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DHEA supplement: Uses, benefits, safety and side effects

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Are there side effects?

Because DHEA can increase the production of the male hormone testosterone, it can increase the risk of women developing masculine traits. These include growing hair on the face, loss of hair on the head, weight gain around the waist, deepening of the voice, changes in menstrual cycles and an increase in spots. In men, increased levels of DHEA and testosterone can lead to aggression, shrinking testicles and male pattern baldness.

Other possible side effects are stomach upset, fatigue, headache, nasal congestion, insomnia, rapid or irregular heartbeat, high blood pressure and a reduction in the HDL ('good') cholesterol levels.

Is DHEA safe?

There are very few studies on the safety of taking DHEA supplements over a long period of time. However, as well as the side effects listed above, it is known that high doses of a DHEA supplement can cause the body to stop producing its own DHEA naturally, and they can also adversely affect the liver.

There are claims that DHEA can relieve the symptoms of menopause without the increased risk of breast cancer or womb cancer associated with taking hormone replacement therapy (HRT). However, there is no scientific evidence that DHEA supplements do not also increase these risks. Bear in mind that DHEA is converted into oestrogen or testosterone by the body, so people who are more at risk of hormone-sensitive cancers, should not take DHEA supplements.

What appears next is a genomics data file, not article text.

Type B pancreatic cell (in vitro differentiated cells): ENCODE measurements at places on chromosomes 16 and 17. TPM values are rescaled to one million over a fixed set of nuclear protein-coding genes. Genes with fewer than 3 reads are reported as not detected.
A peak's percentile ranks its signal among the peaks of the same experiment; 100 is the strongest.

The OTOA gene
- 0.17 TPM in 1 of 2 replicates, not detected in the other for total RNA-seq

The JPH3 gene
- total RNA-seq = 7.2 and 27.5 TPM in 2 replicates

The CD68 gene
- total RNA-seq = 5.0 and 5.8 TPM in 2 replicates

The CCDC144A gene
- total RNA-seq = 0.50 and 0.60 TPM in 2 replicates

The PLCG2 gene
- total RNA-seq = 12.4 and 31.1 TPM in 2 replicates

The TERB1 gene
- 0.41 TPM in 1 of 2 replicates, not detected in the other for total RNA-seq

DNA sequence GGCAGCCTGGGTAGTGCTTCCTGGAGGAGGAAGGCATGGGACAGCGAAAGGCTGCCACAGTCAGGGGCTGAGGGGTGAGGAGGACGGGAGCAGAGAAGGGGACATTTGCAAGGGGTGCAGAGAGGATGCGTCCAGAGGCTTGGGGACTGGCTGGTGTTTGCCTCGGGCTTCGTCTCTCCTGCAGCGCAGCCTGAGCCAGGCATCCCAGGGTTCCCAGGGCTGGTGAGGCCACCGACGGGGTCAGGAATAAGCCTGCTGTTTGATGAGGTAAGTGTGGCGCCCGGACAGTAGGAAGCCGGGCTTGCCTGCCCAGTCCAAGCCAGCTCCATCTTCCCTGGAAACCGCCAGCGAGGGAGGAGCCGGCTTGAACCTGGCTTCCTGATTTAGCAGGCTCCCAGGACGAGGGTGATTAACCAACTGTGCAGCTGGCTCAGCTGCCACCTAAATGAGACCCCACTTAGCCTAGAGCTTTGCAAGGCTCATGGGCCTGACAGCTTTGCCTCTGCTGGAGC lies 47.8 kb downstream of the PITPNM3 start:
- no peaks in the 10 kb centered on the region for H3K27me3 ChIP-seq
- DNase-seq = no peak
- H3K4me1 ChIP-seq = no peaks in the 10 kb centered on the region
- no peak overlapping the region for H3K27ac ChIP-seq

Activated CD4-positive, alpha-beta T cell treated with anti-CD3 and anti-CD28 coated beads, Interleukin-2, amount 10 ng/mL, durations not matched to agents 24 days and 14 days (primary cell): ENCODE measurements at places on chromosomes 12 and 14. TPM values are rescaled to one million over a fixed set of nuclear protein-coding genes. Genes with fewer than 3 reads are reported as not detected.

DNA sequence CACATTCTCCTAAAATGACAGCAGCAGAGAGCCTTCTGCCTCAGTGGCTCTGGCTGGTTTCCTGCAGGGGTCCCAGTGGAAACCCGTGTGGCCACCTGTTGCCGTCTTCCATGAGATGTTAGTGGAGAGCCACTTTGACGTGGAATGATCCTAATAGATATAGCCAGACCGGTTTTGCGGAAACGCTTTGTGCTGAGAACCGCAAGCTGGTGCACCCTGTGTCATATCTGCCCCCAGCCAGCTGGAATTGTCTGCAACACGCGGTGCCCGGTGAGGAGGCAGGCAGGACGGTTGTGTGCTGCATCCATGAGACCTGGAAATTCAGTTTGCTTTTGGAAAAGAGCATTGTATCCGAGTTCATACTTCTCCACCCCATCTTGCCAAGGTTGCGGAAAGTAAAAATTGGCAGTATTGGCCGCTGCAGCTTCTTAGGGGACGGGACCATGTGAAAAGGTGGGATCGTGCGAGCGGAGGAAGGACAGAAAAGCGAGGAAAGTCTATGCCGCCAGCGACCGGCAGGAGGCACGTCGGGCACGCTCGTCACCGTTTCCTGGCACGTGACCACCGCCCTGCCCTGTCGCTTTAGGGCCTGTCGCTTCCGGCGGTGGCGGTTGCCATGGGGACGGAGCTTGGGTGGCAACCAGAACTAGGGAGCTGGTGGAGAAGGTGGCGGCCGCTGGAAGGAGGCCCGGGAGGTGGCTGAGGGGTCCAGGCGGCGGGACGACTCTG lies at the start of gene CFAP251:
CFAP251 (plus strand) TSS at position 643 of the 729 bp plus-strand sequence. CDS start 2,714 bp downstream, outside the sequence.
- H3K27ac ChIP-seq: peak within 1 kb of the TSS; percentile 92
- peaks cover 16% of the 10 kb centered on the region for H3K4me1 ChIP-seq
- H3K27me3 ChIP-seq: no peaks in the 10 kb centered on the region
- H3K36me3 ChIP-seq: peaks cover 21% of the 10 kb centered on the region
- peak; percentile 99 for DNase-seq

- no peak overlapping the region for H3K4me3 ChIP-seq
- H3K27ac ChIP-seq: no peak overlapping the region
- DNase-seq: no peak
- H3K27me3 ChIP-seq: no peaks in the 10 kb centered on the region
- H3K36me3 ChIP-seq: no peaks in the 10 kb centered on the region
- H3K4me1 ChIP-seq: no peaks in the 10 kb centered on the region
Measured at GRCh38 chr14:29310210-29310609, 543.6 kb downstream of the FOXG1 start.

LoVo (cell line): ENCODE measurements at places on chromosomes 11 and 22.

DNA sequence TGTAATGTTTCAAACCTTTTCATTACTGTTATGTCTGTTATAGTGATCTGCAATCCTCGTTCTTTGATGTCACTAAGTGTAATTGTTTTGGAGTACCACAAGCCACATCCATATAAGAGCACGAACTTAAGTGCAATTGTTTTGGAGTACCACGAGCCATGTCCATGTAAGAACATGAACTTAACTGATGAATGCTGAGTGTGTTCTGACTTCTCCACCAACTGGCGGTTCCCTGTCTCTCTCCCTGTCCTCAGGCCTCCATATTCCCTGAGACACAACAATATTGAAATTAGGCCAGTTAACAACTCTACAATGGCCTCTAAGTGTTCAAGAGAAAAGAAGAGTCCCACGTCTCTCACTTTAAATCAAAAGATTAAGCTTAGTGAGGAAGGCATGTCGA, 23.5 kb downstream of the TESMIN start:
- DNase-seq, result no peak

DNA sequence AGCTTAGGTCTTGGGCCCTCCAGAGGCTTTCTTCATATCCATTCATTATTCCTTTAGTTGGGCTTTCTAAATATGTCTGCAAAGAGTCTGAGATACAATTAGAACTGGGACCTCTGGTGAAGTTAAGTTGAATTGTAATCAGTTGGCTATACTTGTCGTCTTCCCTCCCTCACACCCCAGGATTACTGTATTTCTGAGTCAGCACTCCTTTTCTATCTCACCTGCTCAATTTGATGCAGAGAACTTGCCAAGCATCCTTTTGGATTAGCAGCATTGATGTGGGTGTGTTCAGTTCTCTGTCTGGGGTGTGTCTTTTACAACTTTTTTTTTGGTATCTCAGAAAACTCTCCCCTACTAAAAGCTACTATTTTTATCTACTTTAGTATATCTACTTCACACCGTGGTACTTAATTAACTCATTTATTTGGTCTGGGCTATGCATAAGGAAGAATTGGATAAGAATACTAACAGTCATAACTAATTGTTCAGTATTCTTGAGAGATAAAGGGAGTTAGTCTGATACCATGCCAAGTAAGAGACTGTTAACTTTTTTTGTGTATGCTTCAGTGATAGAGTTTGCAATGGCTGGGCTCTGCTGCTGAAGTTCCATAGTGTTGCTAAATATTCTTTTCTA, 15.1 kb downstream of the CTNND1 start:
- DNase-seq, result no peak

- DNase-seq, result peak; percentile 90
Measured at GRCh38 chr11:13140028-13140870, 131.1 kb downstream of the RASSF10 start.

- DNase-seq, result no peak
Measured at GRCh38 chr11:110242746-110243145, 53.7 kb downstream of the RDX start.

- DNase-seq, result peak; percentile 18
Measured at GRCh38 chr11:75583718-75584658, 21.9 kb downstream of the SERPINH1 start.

People with the following medical conditions should not take DHEA supplements:

Certain medical conditions, such as adrenal insufficiency, can become a medical emergency if not treated appropriately with your doctor's supervision - never take these supplements without seeking your GP's advice.

Because of risks that DHEA supplements can be harmful to a baby, pregnant and breast-feeding women should never take them.

DHEA supplements can interact with a long list of medications as well as some herbs, so they should not be used without advice from your GP.

Are DHEA supplements available in the UK?

DHEA supplements, along with other anabolic steroids, are considered a class C drug under the Misuse of Drugs Act in the UK. This means they are a prescription-only medicine, and a pharmacist can provide you with DHEA only in a medical form if your GP gives you a prescription. It is also an 'unlicensed' medicine, so it is up to your doctor and pharmacy to be willing to supply you with the medicine, which might sometimes be considered if a licensed medicine is not suitable and it is in your best interest.

Although it is not an offence to be in possession of an anabolic steroid for personal use if it is in a medical form - and has not been counterfeited - it is an offence to supply them without a prescription.

DHEA supplements are banned by the World Anti- Doping Agency and other sports organisations.

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WebMD Medical Reference

Medically Reviewed by Dr Rob Hicks on June 27, 2016

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